If you're reading this blog, you're probably the visual type. You might own a pretty nice camera, and you might even take pretty nice pictures with it. You might geek out over After Effects and cutting-edge cinematography, just like I do. You're likely drawn to good stories, and probably enjoy the challenge of visualizing them. But how much do you pay attention to fonts? That stuff is just for graphic designers, right? Not so fast. If you're relying on text to guide a video, you should be giving typography just as much thought as you would quotes and images and music. But don't worry—TDN Contributor Morgan Heim did a bunch of research, so that you don't have to. Read on to learn more...
With names like Seven Monkey Fury, Kontrapunkt, and Rational Integers, no one would blame you for thinking I was just talking about some new bands… or as in the case of the last one, the most awesome math club ever. What all of these share, though, is the art of the 26-character design. You got it: fonts.
Fonts are a generally underappreciated art form. A graphic-designer friend recently stated that no one notices fonts until you screw one up. And who would want to get caught using the wrong kind of font? Embarrassing! So I’d like us all to buck that trend a little, and instead pay attention to fonts—or as some like to refer to it, typography—for the good things they bring to a multimedia piece.
Letters come in more shapes and sizes than you can doodle. Some look like slight variations on common themes, while others, such as Kontrapunkt, definitely carry their own sort of panache.
Regardless of your fancy, fonts—I mean typography—can influence the mood and style of a piece just as surely as photos and music can. Done well, I dare say, you don’t need much else. In fact there’s a whole genre of multimedia out there that specializes in doing just that—it’s called kinetic typography. Check out the following links to see what I mean:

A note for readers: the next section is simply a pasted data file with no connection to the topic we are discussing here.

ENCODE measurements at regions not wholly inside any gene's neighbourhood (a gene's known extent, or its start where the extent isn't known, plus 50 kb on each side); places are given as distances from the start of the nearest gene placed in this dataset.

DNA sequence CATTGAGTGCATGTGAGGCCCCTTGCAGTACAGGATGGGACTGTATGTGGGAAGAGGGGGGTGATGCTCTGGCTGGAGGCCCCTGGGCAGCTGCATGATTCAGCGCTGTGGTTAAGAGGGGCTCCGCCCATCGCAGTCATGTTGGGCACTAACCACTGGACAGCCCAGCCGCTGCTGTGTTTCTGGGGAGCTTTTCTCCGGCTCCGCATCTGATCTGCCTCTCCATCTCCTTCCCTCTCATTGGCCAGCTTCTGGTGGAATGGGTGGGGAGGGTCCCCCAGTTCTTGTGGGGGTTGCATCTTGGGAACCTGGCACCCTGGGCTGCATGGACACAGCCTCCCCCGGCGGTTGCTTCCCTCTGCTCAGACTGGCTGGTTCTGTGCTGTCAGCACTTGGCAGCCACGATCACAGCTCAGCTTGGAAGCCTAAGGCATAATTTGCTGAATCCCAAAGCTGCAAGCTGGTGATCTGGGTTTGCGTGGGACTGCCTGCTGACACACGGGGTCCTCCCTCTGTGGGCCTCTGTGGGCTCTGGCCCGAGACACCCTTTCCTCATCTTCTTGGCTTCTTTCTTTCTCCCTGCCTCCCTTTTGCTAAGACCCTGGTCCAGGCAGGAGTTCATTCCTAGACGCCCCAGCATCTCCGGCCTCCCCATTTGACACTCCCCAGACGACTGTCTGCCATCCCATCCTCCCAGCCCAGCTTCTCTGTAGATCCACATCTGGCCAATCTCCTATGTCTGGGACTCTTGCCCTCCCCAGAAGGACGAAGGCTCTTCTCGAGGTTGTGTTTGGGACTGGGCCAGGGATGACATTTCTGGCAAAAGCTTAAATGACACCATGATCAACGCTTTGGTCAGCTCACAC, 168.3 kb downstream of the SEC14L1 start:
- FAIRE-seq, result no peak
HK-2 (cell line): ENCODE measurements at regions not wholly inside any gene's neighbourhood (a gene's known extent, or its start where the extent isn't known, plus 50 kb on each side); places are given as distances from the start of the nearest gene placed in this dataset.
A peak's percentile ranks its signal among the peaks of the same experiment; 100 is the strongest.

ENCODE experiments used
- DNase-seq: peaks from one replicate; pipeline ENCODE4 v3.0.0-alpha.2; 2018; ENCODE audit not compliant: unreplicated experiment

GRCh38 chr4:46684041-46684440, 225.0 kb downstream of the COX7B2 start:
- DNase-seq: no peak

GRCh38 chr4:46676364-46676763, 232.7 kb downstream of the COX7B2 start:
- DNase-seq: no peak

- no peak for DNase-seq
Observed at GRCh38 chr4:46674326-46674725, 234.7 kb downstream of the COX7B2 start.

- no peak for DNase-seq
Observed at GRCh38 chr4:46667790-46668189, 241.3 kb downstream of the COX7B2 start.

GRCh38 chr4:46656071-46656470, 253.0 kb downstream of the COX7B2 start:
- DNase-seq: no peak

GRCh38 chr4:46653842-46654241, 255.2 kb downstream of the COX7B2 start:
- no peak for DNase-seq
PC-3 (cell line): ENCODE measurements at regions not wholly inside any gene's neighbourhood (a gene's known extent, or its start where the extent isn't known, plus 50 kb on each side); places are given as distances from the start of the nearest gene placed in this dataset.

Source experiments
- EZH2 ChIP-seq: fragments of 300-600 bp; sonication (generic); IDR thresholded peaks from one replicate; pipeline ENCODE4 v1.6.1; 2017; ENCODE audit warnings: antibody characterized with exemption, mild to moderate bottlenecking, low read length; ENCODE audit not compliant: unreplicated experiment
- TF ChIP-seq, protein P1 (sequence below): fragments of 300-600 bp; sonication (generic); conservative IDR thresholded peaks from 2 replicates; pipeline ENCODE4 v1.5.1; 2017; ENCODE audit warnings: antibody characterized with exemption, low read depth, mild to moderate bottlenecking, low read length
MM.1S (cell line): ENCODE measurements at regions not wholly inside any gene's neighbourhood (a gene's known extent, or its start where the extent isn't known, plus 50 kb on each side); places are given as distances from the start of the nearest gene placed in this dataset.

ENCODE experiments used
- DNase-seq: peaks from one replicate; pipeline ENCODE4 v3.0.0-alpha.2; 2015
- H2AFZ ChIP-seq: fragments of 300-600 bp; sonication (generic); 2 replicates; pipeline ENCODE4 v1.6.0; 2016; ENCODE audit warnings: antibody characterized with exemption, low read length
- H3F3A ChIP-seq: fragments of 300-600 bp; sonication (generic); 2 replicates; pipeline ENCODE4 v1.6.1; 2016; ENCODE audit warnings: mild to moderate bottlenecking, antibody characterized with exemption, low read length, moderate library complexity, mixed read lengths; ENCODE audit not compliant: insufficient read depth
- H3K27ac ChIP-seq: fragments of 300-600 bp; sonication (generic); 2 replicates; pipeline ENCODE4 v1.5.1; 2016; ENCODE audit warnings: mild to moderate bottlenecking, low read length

Now, before we go any further, try this exercise: Look at each of the following fonts and think of three words that you would use to describe them—one word for era (eg: space age, hipster, classic), one for style (eg: clean, robotic, grunge) and another for emotion (eg: thrilling, somber, scary). You might use slightly different words to describe each font, but I bet in general, each of your choices will convey a fairly universal theme, regardless of your bias. Some fonts just scream scary, while others hint at old carnival posters.
This illustrates the different feelings a font can add to your project. A punk-rock skateboard flick just wouldn’t look right with font that reminds you of The Great Gatsby. (For the sake of convenience, I'm picking obvious mismatches; you’ll likely have to choose among much subtler differences.)
This brings me to my next point: variety.
By default, most of the fonts that come with your standard software setup aren’t that interesting. Plus, everyone is using them. Thankfully, there is a wealth of options out there for people who want to expand their design repertoire. Below is a list of creative-commons sources for typography; incorporating them into your existing editing suite is almost as easy as downloading them.
- 1001 Free Fonts
- Urban Fonts
- Addictive Fonts
- DesignM.AG (not all free, but offers some great ones, and who knows—maybe you'll be inspired to pay the artist!)
I have to admit, I recently spent an entire Friday night in a downloading frenzy, but already my multimedia is bearing the fruits of this labor. So, in the spirit of typography, embrace your inner font nerd. Your work can only benefit from it.
Morgan Heim is a photojournalist living in Boulder, Colorado.